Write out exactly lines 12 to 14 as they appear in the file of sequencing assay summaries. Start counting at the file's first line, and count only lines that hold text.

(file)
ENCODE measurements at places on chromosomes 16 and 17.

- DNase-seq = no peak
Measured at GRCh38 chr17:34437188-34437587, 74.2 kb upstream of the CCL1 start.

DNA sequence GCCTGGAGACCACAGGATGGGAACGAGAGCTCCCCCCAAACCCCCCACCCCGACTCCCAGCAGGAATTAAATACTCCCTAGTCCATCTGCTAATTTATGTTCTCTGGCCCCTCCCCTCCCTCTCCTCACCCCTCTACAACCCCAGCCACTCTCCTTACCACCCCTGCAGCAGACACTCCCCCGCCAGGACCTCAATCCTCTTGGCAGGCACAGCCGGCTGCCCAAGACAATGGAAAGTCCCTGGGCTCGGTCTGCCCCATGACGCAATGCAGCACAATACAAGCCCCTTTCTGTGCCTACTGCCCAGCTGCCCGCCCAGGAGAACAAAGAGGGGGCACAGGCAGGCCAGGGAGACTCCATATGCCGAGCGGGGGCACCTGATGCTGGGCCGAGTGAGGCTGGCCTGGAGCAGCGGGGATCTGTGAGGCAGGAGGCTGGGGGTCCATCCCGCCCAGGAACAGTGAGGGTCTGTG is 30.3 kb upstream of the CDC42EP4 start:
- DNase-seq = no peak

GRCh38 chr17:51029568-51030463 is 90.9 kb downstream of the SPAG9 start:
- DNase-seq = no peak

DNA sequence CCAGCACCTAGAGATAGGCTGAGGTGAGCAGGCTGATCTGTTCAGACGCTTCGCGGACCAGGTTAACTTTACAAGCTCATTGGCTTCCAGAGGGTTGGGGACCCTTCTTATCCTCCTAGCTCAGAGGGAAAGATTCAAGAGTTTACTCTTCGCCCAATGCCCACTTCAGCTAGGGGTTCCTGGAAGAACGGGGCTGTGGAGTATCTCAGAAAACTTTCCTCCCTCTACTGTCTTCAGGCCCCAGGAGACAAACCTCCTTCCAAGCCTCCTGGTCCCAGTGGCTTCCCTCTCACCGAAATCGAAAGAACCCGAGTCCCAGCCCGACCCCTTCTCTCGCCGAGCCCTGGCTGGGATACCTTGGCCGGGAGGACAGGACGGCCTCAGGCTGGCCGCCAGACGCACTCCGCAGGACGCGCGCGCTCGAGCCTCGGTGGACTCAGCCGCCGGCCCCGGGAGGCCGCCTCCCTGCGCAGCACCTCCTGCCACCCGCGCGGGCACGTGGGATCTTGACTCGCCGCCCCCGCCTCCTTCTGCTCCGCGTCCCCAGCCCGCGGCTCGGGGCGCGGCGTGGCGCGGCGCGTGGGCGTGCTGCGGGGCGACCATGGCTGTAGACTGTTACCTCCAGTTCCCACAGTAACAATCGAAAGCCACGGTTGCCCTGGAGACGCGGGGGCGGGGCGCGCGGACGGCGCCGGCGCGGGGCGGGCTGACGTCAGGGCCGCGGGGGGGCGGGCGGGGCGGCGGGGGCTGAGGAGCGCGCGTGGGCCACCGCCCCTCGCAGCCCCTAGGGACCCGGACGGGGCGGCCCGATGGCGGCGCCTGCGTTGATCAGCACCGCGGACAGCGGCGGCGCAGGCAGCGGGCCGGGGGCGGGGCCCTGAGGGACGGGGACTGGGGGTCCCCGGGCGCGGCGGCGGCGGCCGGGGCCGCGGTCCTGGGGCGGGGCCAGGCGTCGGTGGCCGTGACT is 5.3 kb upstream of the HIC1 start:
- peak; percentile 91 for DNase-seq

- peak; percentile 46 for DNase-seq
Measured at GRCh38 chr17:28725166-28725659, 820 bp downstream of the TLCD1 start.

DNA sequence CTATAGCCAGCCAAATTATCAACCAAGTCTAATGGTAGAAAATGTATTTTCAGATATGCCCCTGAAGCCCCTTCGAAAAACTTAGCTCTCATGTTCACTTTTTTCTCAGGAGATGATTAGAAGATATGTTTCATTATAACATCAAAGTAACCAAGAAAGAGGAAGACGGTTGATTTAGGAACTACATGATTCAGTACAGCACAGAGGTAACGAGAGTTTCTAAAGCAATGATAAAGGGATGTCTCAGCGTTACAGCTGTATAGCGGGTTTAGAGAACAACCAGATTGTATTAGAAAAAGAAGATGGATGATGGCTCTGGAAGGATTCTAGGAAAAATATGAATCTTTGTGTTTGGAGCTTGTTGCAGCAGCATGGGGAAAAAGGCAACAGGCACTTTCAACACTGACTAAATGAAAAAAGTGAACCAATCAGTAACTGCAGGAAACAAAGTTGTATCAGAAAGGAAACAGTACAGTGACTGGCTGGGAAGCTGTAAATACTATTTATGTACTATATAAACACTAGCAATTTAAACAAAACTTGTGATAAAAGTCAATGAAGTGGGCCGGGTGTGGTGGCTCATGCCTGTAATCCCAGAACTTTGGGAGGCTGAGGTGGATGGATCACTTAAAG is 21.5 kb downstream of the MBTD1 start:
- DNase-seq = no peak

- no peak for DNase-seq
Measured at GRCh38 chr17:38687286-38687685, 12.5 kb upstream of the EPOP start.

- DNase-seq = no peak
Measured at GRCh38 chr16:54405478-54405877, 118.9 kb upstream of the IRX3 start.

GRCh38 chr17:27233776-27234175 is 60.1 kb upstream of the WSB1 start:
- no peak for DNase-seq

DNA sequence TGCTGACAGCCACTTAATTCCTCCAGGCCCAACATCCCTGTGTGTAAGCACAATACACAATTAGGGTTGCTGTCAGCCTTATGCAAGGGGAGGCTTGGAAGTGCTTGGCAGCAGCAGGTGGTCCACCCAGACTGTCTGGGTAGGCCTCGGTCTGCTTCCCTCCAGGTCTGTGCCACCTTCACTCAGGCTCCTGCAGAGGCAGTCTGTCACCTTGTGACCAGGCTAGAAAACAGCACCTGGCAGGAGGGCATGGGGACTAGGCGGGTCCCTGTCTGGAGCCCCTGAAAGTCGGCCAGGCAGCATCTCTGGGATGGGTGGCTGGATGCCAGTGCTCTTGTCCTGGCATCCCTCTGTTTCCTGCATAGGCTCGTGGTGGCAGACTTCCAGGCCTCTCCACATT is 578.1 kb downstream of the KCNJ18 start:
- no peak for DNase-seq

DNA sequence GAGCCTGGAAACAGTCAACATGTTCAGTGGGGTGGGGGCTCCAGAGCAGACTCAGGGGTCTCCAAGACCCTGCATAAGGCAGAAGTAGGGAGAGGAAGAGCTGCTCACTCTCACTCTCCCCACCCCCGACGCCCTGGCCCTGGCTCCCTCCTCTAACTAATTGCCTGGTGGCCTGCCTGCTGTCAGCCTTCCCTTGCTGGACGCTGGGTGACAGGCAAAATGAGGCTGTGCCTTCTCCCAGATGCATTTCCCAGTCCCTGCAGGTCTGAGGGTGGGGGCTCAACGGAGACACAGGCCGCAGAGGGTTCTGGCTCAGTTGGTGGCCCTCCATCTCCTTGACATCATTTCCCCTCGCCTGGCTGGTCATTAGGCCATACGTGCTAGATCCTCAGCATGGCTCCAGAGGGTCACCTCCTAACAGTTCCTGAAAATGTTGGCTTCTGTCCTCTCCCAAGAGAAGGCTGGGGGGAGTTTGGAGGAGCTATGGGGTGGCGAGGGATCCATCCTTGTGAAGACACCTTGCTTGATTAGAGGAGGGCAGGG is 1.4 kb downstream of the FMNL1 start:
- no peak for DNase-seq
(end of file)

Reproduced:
DNA sequence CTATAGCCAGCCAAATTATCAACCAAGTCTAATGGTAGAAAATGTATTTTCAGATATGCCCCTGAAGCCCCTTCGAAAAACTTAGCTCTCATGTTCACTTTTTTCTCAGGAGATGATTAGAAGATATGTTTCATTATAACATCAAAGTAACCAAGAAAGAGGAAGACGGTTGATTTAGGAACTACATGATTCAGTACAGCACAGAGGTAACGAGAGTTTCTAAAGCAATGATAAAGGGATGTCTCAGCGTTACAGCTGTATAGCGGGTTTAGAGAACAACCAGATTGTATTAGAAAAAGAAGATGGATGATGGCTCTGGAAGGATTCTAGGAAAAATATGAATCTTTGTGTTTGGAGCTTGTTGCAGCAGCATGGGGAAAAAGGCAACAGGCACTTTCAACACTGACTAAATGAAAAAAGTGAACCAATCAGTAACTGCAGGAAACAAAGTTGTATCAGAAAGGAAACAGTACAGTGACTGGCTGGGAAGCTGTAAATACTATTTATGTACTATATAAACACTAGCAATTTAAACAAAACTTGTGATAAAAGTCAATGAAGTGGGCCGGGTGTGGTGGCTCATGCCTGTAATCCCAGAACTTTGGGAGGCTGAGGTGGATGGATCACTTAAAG is 21.5 kb downstream of the MBTD1 start:
- DNase-seq = no peak

- no peak for DNase-seq